Another US-Bound Migrant Caravan Is Set To Depart From Central America Next Week

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Posted in Honduras, USA

Only a couple of months after the “October Scare” Honduran migrant caravan, and the hamfisted response from the United States government, it appears that another caravan is bound to set out for the US-Mexico border in the coming days. Quality of life in Honduras is deeply impacted by the entrenched poverty, excessive violence and government corruption – as long as these factors remain in place, migrants will continue to look for greener pastures.

In much the way last year’s Central American caravan originated, a flier is circulating on Honduran social media. “We’re looking for refuge,” it says. “In Honduras, we are being killed.” It advertises a 5 a.m. departure Jan. 15 from the northern city of San Pedro Sula.

The Mexican government says it is preparing for the group’s arrival.

“We have information that a new caravan is forming to enter our country in mid-January,” Olga Sánchez Cordero, the interior minister, said at a news conference Monday. “We are already taking the necessary steps to ensure the caravan enters in a safe and orderly way.”

When the previous caravan reached Mexico in October, Mexican authorities closed one of the main border crossings but allowed thousands of migrants to swim across the river separating the country from Guatemala. The migrants then continued north through Mexico, most of them traveling without documents.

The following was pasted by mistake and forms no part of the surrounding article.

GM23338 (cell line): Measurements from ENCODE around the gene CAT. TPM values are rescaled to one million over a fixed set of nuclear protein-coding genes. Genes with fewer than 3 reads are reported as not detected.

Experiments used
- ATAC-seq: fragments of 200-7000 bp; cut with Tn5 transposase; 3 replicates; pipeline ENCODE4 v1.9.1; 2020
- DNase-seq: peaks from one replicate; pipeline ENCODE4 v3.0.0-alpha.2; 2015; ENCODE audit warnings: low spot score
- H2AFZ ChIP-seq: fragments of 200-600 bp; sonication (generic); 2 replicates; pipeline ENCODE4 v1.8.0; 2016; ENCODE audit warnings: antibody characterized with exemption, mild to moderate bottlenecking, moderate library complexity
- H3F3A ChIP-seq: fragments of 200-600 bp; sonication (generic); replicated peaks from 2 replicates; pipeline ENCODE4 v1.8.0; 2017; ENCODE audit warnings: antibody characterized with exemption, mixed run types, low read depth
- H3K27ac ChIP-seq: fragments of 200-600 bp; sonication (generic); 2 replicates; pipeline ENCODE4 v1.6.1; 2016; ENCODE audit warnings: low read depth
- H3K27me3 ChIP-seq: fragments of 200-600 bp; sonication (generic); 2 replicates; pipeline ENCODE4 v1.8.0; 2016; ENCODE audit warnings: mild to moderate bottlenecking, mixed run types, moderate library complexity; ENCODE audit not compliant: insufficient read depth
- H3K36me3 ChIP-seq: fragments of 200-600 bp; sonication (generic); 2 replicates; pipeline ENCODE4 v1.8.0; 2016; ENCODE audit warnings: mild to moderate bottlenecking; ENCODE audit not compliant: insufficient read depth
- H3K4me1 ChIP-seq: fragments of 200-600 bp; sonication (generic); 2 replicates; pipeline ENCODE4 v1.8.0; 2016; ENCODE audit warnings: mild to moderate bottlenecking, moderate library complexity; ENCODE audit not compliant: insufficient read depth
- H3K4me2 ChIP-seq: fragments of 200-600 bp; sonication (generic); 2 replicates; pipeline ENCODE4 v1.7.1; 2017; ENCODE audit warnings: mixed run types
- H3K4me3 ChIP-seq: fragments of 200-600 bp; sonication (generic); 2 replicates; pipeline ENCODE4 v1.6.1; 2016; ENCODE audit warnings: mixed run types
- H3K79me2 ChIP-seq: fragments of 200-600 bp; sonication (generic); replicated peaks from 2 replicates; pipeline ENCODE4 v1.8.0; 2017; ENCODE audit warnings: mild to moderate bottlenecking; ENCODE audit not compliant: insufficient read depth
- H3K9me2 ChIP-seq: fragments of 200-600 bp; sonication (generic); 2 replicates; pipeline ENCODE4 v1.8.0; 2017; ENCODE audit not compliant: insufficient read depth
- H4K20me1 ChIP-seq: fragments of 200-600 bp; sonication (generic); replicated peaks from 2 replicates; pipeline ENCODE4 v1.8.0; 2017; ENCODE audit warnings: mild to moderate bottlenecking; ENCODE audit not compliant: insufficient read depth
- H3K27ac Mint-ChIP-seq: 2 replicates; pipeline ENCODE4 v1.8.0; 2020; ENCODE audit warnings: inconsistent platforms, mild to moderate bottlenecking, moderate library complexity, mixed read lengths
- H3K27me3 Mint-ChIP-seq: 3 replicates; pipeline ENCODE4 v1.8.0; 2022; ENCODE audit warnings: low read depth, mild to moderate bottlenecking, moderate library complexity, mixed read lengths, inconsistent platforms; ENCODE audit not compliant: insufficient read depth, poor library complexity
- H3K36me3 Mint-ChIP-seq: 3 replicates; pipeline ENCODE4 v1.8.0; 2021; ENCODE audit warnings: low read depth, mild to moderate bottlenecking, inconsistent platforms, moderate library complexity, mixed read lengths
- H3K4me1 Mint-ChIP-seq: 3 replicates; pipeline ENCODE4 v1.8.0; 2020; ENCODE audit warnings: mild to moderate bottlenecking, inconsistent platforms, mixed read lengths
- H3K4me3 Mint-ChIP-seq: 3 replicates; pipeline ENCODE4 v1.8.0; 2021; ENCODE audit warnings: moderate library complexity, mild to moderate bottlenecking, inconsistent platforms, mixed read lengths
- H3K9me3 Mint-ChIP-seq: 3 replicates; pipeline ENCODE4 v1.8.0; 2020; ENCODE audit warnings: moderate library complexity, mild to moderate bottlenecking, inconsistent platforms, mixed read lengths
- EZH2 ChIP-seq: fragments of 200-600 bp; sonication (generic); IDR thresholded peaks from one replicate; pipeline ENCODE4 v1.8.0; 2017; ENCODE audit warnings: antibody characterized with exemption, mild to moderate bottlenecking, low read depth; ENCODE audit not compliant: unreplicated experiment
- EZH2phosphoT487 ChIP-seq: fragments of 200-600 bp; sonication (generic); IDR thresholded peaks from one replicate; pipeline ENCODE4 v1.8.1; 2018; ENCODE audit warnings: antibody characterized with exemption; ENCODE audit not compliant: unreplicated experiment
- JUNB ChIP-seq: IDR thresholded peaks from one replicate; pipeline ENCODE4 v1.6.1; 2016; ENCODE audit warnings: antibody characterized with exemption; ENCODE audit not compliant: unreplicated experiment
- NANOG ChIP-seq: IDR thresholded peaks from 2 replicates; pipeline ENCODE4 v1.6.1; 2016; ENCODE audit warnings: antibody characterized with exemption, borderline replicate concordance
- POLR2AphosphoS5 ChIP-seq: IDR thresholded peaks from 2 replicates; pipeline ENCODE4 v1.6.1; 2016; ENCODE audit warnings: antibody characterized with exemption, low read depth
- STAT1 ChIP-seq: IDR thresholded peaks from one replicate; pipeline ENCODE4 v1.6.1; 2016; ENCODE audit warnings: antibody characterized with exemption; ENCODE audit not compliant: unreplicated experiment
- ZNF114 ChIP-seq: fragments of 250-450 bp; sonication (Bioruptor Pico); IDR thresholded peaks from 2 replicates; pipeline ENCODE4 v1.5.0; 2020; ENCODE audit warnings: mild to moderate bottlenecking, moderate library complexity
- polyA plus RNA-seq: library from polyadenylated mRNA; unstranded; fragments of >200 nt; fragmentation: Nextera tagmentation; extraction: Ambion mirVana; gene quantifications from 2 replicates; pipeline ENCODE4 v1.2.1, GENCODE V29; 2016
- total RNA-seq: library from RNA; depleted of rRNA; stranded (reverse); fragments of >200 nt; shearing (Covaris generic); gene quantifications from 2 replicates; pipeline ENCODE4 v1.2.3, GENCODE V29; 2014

This time, Sánchez Cordero said, the government will place guards at 370 illegal crossing points and the border will be “controlled to prevent the entry of undocumented people.” But she suggested that members of the caravan could be allowed into the country legally if they apply for visas.

“We don’t know how many people this will be, but it’s a lot,” said Walter Coello, a taxi driver from Tegucigalpa, the Honduran capital, who helped organize the last caravan and is playing a similar role once again. “With this caravan, the goal is to give them a chance to work and have a better life, be it in Mexico or the United States.”

Read the full article from the Washington Post here.